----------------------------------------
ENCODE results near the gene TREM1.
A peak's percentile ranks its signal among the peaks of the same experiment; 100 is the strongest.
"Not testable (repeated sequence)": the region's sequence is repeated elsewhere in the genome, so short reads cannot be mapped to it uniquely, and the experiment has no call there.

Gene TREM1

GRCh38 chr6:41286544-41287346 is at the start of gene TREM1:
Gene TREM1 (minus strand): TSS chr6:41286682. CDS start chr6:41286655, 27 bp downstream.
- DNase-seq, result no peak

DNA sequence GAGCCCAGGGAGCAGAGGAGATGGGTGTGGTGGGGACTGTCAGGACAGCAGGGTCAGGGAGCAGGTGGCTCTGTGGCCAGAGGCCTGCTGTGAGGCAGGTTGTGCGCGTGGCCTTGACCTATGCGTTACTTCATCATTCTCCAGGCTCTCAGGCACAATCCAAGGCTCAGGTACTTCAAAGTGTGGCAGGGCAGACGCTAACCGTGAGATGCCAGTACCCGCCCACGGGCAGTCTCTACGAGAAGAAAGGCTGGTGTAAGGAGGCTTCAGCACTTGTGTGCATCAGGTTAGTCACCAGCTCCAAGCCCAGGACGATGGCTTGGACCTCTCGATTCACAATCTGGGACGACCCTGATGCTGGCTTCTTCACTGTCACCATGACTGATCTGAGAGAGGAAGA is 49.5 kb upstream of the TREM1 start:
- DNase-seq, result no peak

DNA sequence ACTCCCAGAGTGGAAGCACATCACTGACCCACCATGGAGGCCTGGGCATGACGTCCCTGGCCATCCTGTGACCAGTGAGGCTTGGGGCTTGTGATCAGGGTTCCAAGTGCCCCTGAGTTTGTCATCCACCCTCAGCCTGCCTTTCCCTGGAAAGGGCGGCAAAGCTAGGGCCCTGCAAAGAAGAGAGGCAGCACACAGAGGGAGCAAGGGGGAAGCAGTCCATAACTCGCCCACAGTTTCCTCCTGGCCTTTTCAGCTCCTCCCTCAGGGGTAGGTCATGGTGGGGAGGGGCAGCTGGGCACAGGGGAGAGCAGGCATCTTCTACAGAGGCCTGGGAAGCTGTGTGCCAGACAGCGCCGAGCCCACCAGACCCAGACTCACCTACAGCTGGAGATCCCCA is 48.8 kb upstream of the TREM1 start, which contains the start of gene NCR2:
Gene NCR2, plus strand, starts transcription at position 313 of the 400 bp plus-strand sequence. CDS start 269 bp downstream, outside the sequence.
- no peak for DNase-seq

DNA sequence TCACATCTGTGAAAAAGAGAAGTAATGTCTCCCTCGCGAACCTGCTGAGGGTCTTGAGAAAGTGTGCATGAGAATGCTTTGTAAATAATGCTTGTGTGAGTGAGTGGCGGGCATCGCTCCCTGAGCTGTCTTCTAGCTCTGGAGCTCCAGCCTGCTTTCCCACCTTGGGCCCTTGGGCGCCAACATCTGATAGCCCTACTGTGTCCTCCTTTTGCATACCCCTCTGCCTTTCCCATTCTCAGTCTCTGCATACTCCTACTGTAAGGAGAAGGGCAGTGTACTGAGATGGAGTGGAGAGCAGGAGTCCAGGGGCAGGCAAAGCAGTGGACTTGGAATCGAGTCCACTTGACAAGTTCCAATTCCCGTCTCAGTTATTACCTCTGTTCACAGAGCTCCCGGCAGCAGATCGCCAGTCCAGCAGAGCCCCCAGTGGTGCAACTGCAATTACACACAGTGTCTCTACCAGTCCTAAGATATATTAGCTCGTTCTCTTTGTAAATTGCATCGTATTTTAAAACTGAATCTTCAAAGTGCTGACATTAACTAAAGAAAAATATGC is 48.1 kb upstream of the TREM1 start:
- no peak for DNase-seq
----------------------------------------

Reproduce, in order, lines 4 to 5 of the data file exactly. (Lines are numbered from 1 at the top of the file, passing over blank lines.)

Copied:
Gene TREM1

GRCh38 chr6:41286544-41287346 is at the start of gene TREM1: